BOSTON (CBS) -- With only two weeks until the New Hampshire primary, WBZ NewsRadio's Joe Mathieu spoke with Hillary Clinton about the 2016 presidential race.
The Democratic candidate acknowledged that she's trailing Senator Bernie Sanders (I-VT) in the latest CBS News poll. But she said that at this stage of the run-up to the primary, a lot people were coming out to see the candidates in person as they hadn't yet made up their minds and that she would concentrate on winning their votes.
"I think I have some ground to make up, and I'm ready and prepared to do that," Clinton told Mathieu. "I know [Sanders] is your neighbor in New Hampshire and therefore well known to a lot of voters because of his long service in elected office. I totally respect that. So what I'm trying to do is get out and see as many people as possible."
When asked about the prospect of another Clinton comeback kid performance in the Granite State, Clinton laughed.
"Well, I'm working hard and I love my organization, and they're sure feeling good about where we are," said Clinton. "But we are not taking anything or anybody for granted."
Here's what Clinton had to say about some of the hot issues on the campaign trail:
"We have lost ground for many, many people in our economy. We had the worst financial crisis since the Great Depression where we lost 9 million jobs. And although jobs have come back, people are not seeing their economic circumstances improve that much yet. And I have put raising incomes at the center of my economic plan, because until we get incomes back up people are going to feel insecure as so many do right now, worried, even angry about the fact they think the deck is stacked in favor of those at the top, that it doesn't matter how hard they work, they can't get ahead and stay ahead."
"We know we can make progress. We know we have to work hard to create more good paying jobs. I want to incentivize people not to take jobs overseas, but to actually get incentives to bring them back. I want to incentivize profit sharing like what we see at Market Basket in New England. I want us to invest in the kind of skills that will give our people the chance to really be competitive in the global economy."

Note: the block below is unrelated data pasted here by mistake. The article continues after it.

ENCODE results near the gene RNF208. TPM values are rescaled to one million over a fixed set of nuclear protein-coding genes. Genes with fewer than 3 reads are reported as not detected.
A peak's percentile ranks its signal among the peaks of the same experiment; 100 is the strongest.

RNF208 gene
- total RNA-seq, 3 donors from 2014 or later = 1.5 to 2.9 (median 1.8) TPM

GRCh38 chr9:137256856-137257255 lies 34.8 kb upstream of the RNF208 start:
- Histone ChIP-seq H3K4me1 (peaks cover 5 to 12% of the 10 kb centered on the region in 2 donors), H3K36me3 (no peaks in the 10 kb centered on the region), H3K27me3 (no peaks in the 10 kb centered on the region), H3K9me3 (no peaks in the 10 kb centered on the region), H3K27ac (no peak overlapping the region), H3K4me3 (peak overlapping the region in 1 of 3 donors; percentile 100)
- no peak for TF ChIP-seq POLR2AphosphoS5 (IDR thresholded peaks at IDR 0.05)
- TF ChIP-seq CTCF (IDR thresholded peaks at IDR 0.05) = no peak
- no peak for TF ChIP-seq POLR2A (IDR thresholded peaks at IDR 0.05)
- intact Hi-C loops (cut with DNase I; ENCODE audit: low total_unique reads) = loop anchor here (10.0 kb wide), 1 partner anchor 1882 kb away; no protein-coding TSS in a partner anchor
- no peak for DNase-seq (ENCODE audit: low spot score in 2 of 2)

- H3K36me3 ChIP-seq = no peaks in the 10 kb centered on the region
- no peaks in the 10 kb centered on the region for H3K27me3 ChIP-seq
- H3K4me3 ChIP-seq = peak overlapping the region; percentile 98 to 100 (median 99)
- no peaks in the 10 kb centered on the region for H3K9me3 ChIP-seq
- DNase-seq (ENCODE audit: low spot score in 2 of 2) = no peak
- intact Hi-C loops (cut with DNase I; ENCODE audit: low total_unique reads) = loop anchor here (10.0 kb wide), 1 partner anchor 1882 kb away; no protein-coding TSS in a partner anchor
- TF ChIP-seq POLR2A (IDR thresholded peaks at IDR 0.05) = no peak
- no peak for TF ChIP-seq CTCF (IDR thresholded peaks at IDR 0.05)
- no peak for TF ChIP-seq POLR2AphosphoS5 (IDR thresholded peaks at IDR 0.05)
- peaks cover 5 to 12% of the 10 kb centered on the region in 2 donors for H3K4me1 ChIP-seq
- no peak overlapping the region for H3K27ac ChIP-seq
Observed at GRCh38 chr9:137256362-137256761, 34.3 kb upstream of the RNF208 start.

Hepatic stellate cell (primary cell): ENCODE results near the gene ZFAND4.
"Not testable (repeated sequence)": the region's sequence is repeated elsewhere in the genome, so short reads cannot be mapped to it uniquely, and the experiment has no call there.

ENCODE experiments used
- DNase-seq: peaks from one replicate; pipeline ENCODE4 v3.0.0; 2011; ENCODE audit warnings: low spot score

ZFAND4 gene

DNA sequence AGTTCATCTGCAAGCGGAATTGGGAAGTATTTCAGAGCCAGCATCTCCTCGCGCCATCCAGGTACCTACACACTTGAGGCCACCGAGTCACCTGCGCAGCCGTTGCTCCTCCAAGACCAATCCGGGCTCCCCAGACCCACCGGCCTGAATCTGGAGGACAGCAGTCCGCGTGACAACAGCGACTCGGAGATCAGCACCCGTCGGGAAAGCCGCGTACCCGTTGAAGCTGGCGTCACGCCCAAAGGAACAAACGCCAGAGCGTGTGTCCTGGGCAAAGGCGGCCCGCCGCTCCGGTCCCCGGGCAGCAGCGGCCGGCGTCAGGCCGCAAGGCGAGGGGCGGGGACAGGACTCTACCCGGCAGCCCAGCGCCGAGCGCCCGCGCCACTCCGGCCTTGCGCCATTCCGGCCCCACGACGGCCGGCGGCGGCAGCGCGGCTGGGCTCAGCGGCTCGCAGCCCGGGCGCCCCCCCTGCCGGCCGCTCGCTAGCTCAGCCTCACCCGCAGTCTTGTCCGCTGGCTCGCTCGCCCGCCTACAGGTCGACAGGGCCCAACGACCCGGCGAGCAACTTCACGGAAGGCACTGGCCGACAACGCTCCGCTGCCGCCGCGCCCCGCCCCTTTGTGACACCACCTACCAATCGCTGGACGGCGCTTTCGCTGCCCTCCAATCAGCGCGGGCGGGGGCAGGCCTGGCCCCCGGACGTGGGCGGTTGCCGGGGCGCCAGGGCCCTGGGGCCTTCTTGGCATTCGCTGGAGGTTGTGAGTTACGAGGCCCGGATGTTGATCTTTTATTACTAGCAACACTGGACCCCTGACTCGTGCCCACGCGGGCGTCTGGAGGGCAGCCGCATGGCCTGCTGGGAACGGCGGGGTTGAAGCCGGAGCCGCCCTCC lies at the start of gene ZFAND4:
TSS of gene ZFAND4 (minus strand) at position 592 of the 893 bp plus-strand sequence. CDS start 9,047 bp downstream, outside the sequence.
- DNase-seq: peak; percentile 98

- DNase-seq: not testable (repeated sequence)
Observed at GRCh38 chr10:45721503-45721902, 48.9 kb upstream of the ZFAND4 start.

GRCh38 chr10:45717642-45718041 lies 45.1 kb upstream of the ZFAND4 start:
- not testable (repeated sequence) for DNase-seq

The Opioid Epidemic
"Mayor Walsh and I, and your attorney general, held a town hall because this is an epidemic, and New Hampshire is unfortunately really suffering from a high rate of overdoses, and I know parts of Massachusetts are as well. That's why we've got to do several things. We've got to do more to divert people from drug usage and alcohol over usage, and that means more diversionary programs. If you get arrested you can go before a drug court, not directly to jail – because what we want to do is to get people into recovery, get them what they need to get off these drugs. We have to do more to watch the prescribing of opioids. Of course, people with serious conditions that are painful need the help, but we know that far too many of these prescriptions are leading to people being hooked on opioids."
"I think that states are the laboratories of democracy, and four states have already taken action to legalize, and it will be important that other states and the federal government take account of how that's being done, what we learn from what they're doing. And I do think on the federal level we need to move marijuana from the Schedule One of drugs, move it to Schedule Two, which will permit it to be the basis for medical research ... A lot of experts in the field are telling me we've got to learn a lot more. For example, you're taking marijuana for medical purposes, how does it interact with all the other drugs you're taking? What should be the right dosage?"
Threats Against America
"I think voters also are concerned about the threats in the world, and Paris and San Bernadino brought those home to folks. And that's why I've laid out a specific plan to take on ISIS, to take on the terrorist jihadi network, to begin to deprive them of territory, cut off their foreign fighters and funding, take them on online, and then really increase our vigilance here at home to prevent the attacks that might be attempted against us."
"Some of the really shameful, irresponsible rhetoric we heard from leading Republican candidates is not only wrong, it's dangerous. In order to be successful in taking on a terrorist network like ISIS, here at home we need American Muslims to be part of our effort–not to feel threatened, not to be denigrated and insulted. And certainly as we put together a coalition in the Middle East and beyond to go after ISIS, we need Muslim nations to be fully involved in cooperating with us. So people around the world pay attention to what candidates running for President say, and we just can't afford that kind of rhetoric in a serious attempt to deal with some of the dangers we face."
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